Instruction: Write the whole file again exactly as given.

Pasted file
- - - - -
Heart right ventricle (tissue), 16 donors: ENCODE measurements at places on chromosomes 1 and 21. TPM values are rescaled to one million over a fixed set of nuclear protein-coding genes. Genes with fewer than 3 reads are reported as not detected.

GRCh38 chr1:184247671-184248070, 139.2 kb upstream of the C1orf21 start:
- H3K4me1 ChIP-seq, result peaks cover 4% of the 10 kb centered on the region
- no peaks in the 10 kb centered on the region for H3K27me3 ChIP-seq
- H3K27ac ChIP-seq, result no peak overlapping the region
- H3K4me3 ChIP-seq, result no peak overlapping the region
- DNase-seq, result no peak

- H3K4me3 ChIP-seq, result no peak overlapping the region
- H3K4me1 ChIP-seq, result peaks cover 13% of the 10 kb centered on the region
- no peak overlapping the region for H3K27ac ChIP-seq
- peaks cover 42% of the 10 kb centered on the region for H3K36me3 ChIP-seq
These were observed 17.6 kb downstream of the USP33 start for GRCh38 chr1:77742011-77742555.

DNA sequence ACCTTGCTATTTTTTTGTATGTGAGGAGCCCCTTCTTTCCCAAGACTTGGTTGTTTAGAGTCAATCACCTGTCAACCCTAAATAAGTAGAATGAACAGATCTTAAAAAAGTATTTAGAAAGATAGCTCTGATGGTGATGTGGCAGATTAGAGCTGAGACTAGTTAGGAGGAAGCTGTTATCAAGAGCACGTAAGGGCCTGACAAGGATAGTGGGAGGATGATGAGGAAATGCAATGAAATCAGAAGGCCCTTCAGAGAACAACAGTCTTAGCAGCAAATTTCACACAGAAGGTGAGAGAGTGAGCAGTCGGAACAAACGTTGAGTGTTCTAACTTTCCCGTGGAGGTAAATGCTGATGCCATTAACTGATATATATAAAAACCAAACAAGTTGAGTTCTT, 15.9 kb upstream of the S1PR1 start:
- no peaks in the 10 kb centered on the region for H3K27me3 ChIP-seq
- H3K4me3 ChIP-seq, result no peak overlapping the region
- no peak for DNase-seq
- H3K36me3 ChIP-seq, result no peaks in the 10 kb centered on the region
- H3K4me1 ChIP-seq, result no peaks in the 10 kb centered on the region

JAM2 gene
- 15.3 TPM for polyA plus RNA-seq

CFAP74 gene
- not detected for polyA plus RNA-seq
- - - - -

Heart right ventricle (tissue), 16 donors: ENCODE measurements at places on chromosomes 1 and 21. TPM values are rescaled to one million over a fixed set of nuclear protein-coding genes. Genes with fewer than 3 reads are reported as not detected.

GRCh38 chr1:184247671-184248070, 139.2 kb upstream of the C1orf21 start:
- H3K4me1 ChIP-seq, result peaks cover 4% of the 10 kb centered on the region
- no peaks in the 10 kb centered on the region for H3K27me3 ChIP-seq
- H3K27ac ChIP-seq, result no peak overlapping the region
- H3K4me3 ChIP-seq, result no peak overlapping the region
- DNase-seq, result no peak

- H3K4me3 ChIP-seq, result no peak overlapping the region
- H3K4me1 ChIP-seq, result peaks cover 13% of the 10 kb centered on the region
- no peak overlapping the region for H3K27ac ChIP-seq
- peaks cover 42% of the 10 kb centered on the region for H3K36me3 ChIP-seq
These were observed 17.6 kb downstream of the USP33 start for GRCh38 chr1:77742011-77742555.

DNA sequence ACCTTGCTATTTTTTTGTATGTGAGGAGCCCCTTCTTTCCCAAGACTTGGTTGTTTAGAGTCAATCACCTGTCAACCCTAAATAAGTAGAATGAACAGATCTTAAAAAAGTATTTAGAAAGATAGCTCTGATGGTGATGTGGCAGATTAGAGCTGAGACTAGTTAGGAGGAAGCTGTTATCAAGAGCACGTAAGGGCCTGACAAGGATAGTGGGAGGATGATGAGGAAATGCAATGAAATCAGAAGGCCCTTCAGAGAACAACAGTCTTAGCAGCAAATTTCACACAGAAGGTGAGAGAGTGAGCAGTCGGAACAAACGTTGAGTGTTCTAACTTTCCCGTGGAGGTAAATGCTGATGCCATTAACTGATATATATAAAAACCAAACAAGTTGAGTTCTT, 15.9 kb upstream of the S1PR1 start:
- no peaks in the 10 kb centered on the region for H3K27me3 ChIP-seq
- H3K4me3 ChIP-seq, result no peak overlapping the region
- no peak for DNase-seq
- H3K36me3 ChIP-seq, result no peaks in the 10 kb centered on the region
- H3K4me1 ChIP-seq, result no peaks in the 10 kb centered on the region

JAM2 gene
- 15.3 TPM for polyA plus RNA-seq

CFAP74 gene
- not detected for polyA plus RNA-seq